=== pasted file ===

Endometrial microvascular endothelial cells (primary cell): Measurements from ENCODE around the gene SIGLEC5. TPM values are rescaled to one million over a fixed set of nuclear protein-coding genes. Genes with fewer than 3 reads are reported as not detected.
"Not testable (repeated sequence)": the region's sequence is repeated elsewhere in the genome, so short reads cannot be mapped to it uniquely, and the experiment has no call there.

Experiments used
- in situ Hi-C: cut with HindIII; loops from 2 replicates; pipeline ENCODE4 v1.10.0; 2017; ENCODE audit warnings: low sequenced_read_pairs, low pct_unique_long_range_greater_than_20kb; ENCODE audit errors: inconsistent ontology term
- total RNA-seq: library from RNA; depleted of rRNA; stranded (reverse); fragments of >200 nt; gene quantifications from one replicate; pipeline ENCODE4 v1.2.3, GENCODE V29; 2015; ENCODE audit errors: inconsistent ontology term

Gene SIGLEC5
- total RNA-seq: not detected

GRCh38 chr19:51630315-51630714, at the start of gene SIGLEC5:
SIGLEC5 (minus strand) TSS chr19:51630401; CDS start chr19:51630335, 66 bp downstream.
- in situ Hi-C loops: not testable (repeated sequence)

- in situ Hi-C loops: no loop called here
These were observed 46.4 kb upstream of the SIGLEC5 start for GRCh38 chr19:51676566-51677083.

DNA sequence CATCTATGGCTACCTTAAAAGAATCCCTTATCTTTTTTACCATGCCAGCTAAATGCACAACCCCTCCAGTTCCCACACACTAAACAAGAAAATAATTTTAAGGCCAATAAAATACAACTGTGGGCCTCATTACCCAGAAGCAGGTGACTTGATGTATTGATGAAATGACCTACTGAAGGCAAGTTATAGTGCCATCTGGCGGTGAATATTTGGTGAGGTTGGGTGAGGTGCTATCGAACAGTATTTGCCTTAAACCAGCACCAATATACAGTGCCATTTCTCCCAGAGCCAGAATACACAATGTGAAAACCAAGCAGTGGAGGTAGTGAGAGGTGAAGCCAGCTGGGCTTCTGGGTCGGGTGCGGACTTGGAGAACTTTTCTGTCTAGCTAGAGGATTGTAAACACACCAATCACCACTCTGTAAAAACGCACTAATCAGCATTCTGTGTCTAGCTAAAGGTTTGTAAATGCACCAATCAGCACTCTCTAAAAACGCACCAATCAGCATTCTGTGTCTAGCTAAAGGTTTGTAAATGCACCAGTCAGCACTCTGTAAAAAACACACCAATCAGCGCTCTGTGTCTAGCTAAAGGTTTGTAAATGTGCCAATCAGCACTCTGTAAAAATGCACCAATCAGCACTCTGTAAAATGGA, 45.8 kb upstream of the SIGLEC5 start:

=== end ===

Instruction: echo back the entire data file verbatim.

Endometrial microvascular endothelial cells (primary cell): Measurements from ENCODE around the gene SIGLEC5. TPM values are rescaled to one million over a fixed set of nuclear protein-coding genes. Genes with fewer than 3 reads are reported as not detected.
"Not testable (repeated sequence)": the region's sequence is repeated elsewhere in the genome, so short reads cannot be mapped to it uniquely, and the experiment has no call there.

Experiments used
- in situ Hi-C: cut with HindIII; loops from 2 replicates; pipeline ENCODE4 v1.10.0; 2017; ENCODE audit warnings: low sequenced_read_pairs, low pct_unique_long_range_greater_than_20kb; ENCODE audit errors: inconsistent ontology term
- total RNA-seq: library from RNA; depleted of rRNA; stranded (reverse); fragments of >200 nt; gene quantifications from one replicate; pipeline ENCODE4 v1.2.3, GENCODE V29; 2015; ENCODE audit errors: inconsistent ontology term

Gene SIGLEC5
- total RNA-seq: not detected

GRCh38 chr19:51630315-51630714, at the start of gene SIGLEC5:
SIGLEC5 (minus strand) TSS chr19:51630401; CDS start chr19:51630335, 66 bp downstream.
- in situ Hi-C loops: not testable (repeated sequence)

- in situ Hi-C loops: no loop called here
These were observed 46.4 kb upstream of the SIGLEC5 start for GRCh38 chr19:51676566-51677083.

DNA sequence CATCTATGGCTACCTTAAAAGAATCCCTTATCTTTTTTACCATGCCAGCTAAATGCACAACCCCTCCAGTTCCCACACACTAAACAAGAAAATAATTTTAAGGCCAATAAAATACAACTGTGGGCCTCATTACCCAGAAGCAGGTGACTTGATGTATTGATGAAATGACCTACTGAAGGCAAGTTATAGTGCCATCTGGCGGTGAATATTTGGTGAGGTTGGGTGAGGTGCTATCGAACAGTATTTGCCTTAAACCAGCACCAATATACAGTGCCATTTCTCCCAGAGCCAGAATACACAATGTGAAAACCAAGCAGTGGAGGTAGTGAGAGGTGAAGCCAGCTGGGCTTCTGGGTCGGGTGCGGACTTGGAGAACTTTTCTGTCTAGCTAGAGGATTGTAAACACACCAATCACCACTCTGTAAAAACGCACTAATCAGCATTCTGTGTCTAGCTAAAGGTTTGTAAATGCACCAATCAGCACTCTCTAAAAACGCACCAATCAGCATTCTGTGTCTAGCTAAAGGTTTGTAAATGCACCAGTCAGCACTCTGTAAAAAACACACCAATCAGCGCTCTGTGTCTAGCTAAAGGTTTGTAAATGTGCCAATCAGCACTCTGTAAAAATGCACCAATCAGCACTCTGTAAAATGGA, 45.8 kb upstream of the SIGLEC5 start: